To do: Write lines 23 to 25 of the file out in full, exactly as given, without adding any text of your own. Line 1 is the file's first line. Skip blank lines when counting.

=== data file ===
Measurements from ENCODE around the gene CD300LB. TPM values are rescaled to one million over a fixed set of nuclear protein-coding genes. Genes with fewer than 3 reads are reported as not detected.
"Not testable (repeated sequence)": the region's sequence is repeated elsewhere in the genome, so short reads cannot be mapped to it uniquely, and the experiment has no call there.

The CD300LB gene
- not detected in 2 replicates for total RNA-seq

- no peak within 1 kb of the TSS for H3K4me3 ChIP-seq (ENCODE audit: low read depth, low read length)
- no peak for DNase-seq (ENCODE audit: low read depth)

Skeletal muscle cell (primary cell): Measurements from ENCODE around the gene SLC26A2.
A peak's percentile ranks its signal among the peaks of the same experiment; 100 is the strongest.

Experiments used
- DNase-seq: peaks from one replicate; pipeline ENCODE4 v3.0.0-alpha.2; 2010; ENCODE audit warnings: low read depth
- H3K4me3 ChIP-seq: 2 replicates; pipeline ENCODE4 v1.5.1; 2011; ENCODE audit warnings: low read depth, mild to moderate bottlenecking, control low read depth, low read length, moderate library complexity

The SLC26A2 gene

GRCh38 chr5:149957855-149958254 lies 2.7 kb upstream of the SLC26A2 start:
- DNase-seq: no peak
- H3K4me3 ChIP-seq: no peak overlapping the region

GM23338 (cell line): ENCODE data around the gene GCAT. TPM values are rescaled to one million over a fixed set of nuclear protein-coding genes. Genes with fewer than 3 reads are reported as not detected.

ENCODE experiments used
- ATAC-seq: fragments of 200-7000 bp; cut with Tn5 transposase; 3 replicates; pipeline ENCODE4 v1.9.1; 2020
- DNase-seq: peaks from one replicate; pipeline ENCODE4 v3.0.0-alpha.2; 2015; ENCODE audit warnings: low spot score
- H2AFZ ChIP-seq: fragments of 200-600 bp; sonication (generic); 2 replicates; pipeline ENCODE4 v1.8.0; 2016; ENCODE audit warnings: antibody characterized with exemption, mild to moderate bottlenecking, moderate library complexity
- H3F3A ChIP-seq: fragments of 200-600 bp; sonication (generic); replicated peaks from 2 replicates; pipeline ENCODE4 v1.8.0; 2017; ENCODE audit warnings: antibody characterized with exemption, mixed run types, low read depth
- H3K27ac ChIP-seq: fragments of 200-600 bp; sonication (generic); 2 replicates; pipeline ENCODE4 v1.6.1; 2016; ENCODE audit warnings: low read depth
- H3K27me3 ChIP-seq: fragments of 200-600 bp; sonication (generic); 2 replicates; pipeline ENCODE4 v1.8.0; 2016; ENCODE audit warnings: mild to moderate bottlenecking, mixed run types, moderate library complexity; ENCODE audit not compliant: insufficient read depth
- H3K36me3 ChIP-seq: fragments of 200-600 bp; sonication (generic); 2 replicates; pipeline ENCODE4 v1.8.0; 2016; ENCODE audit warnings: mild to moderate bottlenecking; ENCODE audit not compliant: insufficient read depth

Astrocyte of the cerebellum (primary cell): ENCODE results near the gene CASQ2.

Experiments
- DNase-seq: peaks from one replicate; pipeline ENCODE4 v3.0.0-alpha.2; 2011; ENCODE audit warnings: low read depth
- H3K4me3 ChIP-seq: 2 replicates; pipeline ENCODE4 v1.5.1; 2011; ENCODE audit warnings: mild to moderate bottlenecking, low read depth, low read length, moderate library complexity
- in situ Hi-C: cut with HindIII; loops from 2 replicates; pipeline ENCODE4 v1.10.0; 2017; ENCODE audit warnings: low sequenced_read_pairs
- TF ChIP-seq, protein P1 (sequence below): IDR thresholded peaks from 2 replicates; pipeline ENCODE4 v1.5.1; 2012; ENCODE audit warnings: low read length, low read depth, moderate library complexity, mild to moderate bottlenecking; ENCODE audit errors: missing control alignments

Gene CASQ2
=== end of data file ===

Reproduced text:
- H3K27me3 ChIP-seq: fragments of 200-600 bp; sonication (generic); 2 replicates; pipeline ENCODE4 v1.8.0; 2016; ENCODE audit warnings: mild to moderate bottlenecking, mixed run types, moderate library complexity; ENCODE audit not compliant: insufficient read depth
- H3K36me3 ChIP-seq: fragments of 200-600 bp; sonication (generic); 2 replicates; pipeline ENCODE4 v1.8.0; 2016; ENCODE audit warnings: mild to moderate bottlenecking; ENCODE audit not compliant: insufficient read depth

Astrocyte of the cerebellum (primary cell): ENCODE results near the gene CASQ2.